Here's Where Robert Pickton Is Now & What's Happened Since His Pig Farm Was Raided In 2002
Robert Pickton remains one of Canada's most prolific serial killers.
This February marks 21 years since police raided the pig farm of Robert Pickton – one of Canada's most prolific serial killers.
On February 6, 2002, police searched Pickton farm following reports of illegal firearms, but what they found became one of the largest crime scenes Canada has ever seen.
Robert William Pickton was later connected to the disappearances of many women from Vancouver's Downtown Eastside, and was charged with the murder of 26 victims.
Here's what we know about where Robert Pickton — known as the pig farm killer — is now and what's happened in the 21 years since he was arrested.
This article contains graphic content that might not be suitable for some readers.
Who is Robert Pickton?
Robert William "Willie" Pickton was born in 1949 and raised on a pig farm in Port Coquitlam, B.C.
The Toronto Star reports that as a child, Pickton spent long hours on the farm, slopping the pigs and looking after the animals.
According to the Canadian Encyclopedia, Pickton and his siblings later sold most of the family's property for urban development, leaving just 6.5 hectares of farmland.
As an adult, Pickton lived alone in a trailer home on the farm and maintained a small-scale livestock operation. Reports suggest he was socially awkward and "was known to have exhibited strange behaviours."
A 2002 report from The Globe and Mail suggests Pickton spent a lot of time with his older brother, David Pickton.
The duo was described as "eccentric party animals," known in the Port Coquitlam area for throwing illegal parties at the Pickton pig farm.
Together, they created the Piggy's Palace Good Times Society.
The Piggy's Palace Good Times Society
The Pickton brothers reportedly threw many wild parties at a property near their farm, which they called Piggy's Palace.
In 1996, they started a charity called Piggy’s Palace Good Times Society. By selling tickets to their parties and hosting events such as dances and shows, the brothers claimed to be raising money for service organizations, per The Canadian Encyclopedia.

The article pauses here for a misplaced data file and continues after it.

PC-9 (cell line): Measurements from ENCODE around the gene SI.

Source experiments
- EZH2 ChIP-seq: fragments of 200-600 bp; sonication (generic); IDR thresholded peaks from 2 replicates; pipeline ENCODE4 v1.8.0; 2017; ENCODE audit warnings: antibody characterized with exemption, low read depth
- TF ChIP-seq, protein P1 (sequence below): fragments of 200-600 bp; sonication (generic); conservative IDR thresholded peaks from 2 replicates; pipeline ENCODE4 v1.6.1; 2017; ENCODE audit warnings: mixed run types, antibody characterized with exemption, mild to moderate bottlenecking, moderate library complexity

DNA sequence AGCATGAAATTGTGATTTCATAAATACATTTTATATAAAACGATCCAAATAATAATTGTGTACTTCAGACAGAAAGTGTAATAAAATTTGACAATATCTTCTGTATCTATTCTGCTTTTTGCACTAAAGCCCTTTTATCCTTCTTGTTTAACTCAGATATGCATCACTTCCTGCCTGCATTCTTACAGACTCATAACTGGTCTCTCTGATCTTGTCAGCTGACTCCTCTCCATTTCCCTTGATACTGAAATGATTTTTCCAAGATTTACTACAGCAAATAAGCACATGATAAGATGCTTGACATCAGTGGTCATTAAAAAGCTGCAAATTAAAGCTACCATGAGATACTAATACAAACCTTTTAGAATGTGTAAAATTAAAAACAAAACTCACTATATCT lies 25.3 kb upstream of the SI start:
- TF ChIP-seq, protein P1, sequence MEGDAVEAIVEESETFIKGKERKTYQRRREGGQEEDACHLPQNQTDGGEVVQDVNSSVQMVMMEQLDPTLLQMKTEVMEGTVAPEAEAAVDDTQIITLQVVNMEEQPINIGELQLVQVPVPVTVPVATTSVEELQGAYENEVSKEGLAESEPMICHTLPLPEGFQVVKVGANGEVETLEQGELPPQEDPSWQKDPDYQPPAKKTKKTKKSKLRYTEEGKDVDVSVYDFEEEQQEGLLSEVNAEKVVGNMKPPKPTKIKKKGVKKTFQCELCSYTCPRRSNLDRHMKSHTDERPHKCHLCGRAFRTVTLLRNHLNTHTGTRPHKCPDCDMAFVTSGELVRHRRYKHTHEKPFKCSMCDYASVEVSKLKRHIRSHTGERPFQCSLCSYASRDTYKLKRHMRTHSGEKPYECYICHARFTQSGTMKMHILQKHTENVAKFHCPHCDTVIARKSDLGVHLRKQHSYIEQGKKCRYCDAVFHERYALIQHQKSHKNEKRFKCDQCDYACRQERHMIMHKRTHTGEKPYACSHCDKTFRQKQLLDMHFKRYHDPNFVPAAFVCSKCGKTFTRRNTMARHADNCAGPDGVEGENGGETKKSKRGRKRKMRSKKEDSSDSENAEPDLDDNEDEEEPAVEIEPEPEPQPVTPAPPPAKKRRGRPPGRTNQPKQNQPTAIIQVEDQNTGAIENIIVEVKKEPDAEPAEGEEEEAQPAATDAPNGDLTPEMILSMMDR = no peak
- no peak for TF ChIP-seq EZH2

There were reports of drug use, drunkenness and loud noise, with as many as 1,700 people thought to have attended the parties.
The city eventually cracked down on the operation following complaints from neighbours. Piggy's Palace was shut down in 2000, with the city arguing that the brothers were unlawfully selling liquor at an unlicensed establishment.
What were Robert Pickton's crimes?
On February 6, 2002, police executed a search warrant on the Pickton pig farm following reports of illegal firearms.
Both Robert and David were arrested on weapons charges, then released on bail.
During their search of the farm, police found a number of illegal and unregistered guns, but they also found many items that were connected to missing women.
The search of the Pickton farm lasted almost two years, and it became the site of the largest crime scene in Canada's history.
Among the police units involved in the search was a task force looking into the disappearance of 50 women who had gone missing from Vancouver's Downtown Eastside since 1983.
Investigators found the remains or DNA of 33 women at the pig farm, and evidence included personal belongings, body parts, bones and DNA samples.
Pickton was given the nickname "the pig farmer killer" as there were claims he had disposed of human remains by feeding them to his pigs or putting them in his meat grinder, BBC reports.